Long-time comedy couple Simon Pegg and Nick Frost are rarely far apart, but in new series Truth Seekers they’re closer than ever: It’s the first TV show written by and starring the pair, and their first writing collaboration in nearly a decade, since geeky alien road-trip movie Paul.
A ghost-hunting adventure, co-written by Sick Note creators James Serafinowicz and Nat Saunders, Truth Seekers is pumped full of homages to Carrie, The X-Files, Ghostbusters, Arthur C. Clarke’s Mysterious World and more.
But like Paul, you find yourself waiting for Truth Seekers to reach its full potential. What starts as a comedy-horror with a surprisingly dark edge stretches into a roughly-sketched conspiracy, that lacks the reveals and paranoia of the duo’s work with Edgar Wright in Hot Fuzz.
Pegg and Frost’s scenes together are disappointingly limited: Frost plays reclusive YouTuber Gus, desperate for subscribers and approval of his ghost-hunting missions that have yet to feature actual ghosts.
Gus’ boring day job as a broadband installer sees him report to Pegg’s Dave, who’s clearly hiding something behind a terrifically awful grey wig. “Connecting worlds,” his company Smyle promises.
Along with a reluctant new millennial partner in Samson Kayo’s Elton (surname: John), Gus trundles his van to different assignments, which fortunately for his YouTube career take place in haunted dwellings across the UK.
Frost has all the fun (and screen time) with the actual ghost-hunting, beckoning Elton’s video camera closer as he rattles off the names of paranormal investigating equipment — Electroplasmic Spectrometer, anyone?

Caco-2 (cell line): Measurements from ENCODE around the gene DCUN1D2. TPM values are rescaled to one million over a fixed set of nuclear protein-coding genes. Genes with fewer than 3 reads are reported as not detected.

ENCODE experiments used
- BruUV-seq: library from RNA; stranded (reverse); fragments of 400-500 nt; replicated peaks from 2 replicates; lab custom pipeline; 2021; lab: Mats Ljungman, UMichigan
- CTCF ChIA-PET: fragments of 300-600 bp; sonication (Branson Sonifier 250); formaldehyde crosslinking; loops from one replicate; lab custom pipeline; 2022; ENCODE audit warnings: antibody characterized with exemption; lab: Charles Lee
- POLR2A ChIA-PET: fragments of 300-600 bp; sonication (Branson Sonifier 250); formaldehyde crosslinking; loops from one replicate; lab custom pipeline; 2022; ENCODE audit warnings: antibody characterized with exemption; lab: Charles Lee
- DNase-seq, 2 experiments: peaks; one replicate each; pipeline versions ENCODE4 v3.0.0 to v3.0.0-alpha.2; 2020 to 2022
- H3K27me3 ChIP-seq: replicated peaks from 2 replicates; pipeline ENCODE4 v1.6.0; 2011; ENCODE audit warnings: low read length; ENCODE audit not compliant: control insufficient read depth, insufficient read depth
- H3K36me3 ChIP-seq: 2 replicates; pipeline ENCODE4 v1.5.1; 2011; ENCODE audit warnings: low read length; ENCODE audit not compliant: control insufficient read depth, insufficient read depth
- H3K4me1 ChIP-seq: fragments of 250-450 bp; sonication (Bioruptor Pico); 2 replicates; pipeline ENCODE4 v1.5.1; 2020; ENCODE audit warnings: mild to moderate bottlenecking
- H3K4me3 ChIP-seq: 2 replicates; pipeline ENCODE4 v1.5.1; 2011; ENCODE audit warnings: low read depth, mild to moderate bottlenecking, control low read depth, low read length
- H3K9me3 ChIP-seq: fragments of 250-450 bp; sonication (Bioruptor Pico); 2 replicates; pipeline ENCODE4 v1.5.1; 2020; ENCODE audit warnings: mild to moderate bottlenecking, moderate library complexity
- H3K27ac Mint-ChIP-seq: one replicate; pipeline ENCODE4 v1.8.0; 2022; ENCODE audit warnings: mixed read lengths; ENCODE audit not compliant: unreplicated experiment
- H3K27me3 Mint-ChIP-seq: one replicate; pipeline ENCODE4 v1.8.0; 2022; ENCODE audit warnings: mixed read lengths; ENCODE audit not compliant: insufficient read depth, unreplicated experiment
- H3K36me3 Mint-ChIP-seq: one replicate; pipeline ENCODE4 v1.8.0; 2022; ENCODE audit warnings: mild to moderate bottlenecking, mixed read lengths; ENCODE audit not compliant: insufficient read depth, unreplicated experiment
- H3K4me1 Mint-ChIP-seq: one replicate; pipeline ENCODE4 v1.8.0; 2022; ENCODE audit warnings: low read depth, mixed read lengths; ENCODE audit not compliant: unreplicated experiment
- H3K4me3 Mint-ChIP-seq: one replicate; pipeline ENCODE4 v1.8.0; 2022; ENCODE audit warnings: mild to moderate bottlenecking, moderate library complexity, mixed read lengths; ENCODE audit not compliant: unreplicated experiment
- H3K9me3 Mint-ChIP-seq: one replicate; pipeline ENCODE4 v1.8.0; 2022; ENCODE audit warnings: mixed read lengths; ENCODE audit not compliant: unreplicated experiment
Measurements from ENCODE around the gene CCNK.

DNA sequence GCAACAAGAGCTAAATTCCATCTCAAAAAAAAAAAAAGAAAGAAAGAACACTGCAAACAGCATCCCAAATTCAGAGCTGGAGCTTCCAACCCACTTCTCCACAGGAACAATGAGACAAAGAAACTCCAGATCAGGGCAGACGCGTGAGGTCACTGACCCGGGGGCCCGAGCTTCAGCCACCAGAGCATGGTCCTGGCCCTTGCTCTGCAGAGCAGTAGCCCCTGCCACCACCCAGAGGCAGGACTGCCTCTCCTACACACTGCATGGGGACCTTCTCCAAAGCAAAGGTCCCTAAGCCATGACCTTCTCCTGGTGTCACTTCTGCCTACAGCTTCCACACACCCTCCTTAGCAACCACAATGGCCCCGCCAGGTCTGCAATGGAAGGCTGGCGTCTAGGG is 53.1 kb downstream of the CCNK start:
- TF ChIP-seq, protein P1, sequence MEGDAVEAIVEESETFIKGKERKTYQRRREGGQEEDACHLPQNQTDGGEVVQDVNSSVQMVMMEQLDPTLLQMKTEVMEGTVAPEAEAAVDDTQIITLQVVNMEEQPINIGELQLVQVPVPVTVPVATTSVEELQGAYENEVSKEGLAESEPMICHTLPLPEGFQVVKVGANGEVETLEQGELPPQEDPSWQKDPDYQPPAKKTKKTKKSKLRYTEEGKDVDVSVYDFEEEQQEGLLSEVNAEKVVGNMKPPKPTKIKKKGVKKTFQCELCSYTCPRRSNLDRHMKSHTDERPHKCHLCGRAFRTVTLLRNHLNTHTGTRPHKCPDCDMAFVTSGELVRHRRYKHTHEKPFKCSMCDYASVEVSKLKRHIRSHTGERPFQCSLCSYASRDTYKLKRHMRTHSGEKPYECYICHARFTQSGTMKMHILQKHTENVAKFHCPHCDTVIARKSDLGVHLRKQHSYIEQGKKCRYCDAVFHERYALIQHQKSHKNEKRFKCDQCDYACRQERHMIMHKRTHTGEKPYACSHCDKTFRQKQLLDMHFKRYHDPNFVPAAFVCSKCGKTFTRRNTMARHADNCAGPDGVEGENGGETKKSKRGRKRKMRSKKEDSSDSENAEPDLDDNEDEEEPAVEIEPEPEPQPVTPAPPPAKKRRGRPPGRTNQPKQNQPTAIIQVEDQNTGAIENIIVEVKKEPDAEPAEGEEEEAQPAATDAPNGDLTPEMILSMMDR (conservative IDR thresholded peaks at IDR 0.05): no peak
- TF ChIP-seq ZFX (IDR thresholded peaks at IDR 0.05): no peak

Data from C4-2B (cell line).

Some of the phenomena Gus, Elton and Astrid (Emma D’Arcy) — a mysterious, ’80s-overall-shorts-wearing girl who tags along — encounter are notably gruesome and sinister. The opening scene features a burning woman in an oh-shit-this-is-actually-scary moment. But others tug the show’s tone the other way, with schlockier costumes and scenarios, from figures in beaked masks and consciousnesses stuck in clanky old machines.
Goofy comments during suspenseful moments provide a few chuckles and Gus’ clueless, ageing dad Richard (a runaway standout Malcom McDowell) is introduced with a visual gag that cleverly blends comedy and ghosts.
But the tone never finds a smooth balance, with an added layer of darkness to the characters themselves. Astrid openly describes her past traumatic experiences with amusing innocence, while Gus deflects questions about his missing wife, hiding his loneliness.
Occasionally the half-hour installments feel short, the cliffhangers neither satisfy with a conclusion or leave you wanting more. While it’s designed to be binged, the initial ghost-an-episode format leaves little time to scratch the surface of the clients and their hauntings before the overall mystery takes over.
The only consistency is the sense every member of the cast is having a ball. An oddball guest star role sees Julian Baratt (The Mighty Boosh) barely breaking a sweat as occult leader Dr. Peter Toynbee. Among a few other surprises, Susie Wokoma (Chewing Gum) is charmingly chaotic as Elton’s sister Helen, a Doctor Who cosplay makeup YouTuber with agoraphobia.
Despite a few moments of spooky fun, Truth Seekers won’t top the list of Pegg and Frost’s best. Still, it takes its horror influences seriously and Pegg and Frost’s affably entertaining stamp can be felt lightly pressed upon it all.
Truth Seekers hits Amazon Oct. 30, just in time for Halloween.